Updated: Sep 14, 2022
Vision therapy is a doctor directed program (by an optometrist) that is aimed at training the brain and eyes to work together. Vision therapy helps to develop coordination of the visual system. Throughout a vision therapy treatment program, no muscles are being strengthened. This means that after the coordination has been developed, usually no maintenance is required.
Knowing whether or not vision therapy will be helpful can sometimes be a challenge. Searching for information online may be helpful, but it also may be confusing. Identifying a binocular vision dysfunction (this is what vision therapy treats) is not as easy as identifying a broken arm. Unless a clinician (usually an optometrist) is specifically looking for a binocular vision dysfunction, it may be missed.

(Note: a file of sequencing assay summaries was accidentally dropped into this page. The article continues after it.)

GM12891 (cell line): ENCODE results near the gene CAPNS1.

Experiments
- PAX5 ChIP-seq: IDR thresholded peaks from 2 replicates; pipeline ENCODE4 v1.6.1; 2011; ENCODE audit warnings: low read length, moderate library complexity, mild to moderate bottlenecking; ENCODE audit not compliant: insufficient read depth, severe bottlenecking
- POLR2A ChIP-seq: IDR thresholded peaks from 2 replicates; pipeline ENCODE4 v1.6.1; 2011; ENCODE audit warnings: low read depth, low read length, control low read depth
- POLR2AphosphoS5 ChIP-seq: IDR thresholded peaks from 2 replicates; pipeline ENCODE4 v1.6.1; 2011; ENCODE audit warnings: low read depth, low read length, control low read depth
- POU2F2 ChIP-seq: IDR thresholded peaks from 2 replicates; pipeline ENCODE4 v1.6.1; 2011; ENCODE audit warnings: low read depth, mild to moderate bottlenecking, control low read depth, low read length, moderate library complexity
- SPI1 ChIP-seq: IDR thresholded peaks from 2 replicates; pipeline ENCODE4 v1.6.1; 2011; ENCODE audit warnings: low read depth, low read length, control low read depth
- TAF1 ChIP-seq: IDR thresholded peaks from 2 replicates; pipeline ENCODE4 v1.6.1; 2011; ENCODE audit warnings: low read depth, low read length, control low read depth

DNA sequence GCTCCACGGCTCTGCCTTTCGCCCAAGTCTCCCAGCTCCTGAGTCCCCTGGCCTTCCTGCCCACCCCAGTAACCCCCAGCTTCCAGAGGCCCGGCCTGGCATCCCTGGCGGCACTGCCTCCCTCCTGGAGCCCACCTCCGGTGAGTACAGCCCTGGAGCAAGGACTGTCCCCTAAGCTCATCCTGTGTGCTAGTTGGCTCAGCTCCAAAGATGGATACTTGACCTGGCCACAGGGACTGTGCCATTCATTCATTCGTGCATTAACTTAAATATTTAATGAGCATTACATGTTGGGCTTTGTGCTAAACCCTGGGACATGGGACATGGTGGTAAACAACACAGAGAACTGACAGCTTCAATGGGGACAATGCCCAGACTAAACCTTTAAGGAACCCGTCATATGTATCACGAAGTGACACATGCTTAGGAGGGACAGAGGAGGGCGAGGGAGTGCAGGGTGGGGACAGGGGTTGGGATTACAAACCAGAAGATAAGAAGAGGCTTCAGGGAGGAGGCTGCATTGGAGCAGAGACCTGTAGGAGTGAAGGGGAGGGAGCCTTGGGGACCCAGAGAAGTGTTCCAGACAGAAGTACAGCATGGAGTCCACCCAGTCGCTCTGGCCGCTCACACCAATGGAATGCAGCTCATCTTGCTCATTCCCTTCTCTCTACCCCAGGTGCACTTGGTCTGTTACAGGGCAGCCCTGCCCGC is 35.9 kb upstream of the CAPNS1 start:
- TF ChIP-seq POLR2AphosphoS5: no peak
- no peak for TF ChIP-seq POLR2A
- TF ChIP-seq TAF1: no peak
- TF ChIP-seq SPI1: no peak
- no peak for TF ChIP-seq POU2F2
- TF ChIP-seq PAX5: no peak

Binocular vision delays that include strabismus (eye turn), and amblyopia are easier to identify. However, when the binocular dysfunction is not as obvious it is often helpful to consider the symptoms. Utilizing this survey may be helpful, otherwise symptoms of a binocular vision dysfunction include:
Feeling as though eyes straining, especially with near work
Headaches more so at the end of the day
Blurred vision, especially with near related tasks
Difficulty with reading efficiency
Omitting small words when reading
Adding different endings or beginnings to words when reading out loud
Finding an optometrist who understands binocular vision dysfunction is important. Often routine eye exams for glasses/contacts do not include tests for binocular vision dysfunction. Search for an optometrist that specializes in binocular vision and/or vision therapy, this is usually mentioned on the office website. Also, you can ask for a referral or recommendations when you are visiting your primary care optometrist. Another useful resource is covd.org, this website includes a “doctor locator” function that lists optometrists who are more inclined to test for binocular vision dysfunction.